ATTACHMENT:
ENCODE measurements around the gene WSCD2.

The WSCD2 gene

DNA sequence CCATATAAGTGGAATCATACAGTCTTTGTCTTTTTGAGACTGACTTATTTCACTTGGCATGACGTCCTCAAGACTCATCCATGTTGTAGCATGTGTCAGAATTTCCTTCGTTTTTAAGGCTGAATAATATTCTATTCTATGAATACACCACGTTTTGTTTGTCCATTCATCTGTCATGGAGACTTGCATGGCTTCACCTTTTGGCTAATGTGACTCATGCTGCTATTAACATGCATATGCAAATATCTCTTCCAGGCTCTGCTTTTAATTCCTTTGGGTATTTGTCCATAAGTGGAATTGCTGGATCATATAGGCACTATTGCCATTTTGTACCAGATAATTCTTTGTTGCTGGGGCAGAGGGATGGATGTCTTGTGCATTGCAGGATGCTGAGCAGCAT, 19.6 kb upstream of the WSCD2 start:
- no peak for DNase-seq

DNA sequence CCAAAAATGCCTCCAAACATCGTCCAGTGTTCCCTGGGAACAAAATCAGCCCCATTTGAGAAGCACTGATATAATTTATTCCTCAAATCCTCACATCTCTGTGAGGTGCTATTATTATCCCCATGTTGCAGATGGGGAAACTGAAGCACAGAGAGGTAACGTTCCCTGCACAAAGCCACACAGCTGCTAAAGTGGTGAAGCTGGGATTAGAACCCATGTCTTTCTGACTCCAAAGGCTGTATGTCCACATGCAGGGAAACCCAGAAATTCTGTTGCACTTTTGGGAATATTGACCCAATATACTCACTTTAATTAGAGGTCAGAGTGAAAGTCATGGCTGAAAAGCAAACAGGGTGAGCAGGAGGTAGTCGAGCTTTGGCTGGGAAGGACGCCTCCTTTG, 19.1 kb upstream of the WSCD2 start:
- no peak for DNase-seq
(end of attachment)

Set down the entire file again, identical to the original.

ENCODE measurements around the gene WSCD2.

The WSCD2 gene

DNA sequence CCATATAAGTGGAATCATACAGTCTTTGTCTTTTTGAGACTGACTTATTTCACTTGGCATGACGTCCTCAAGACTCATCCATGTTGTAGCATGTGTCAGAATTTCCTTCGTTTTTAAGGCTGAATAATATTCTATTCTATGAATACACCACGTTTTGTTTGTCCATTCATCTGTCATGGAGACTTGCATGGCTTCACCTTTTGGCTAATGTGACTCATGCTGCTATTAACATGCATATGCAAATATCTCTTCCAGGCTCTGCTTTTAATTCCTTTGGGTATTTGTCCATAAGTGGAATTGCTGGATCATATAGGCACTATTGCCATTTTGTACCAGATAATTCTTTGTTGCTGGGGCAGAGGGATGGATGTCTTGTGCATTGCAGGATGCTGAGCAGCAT, 19.6 kb upstream of the WSCD2 start:
- no peak for DNase-seq

DNA sequence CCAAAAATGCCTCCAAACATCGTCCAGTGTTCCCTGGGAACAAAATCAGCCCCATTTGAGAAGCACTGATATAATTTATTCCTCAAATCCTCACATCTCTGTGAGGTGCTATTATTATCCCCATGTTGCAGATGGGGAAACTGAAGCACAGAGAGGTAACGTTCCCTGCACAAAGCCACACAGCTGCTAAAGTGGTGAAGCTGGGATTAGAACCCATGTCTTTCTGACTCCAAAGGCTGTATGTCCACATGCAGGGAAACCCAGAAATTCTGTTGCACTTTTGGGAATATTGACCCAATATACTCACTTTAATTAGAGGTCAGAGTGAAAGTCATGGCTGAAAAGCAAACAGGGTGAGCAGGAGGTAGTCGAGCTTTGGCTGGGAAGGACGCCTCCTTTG, 19.1 kb upstream of the WSCD2 start:
- no peak for DNase-seq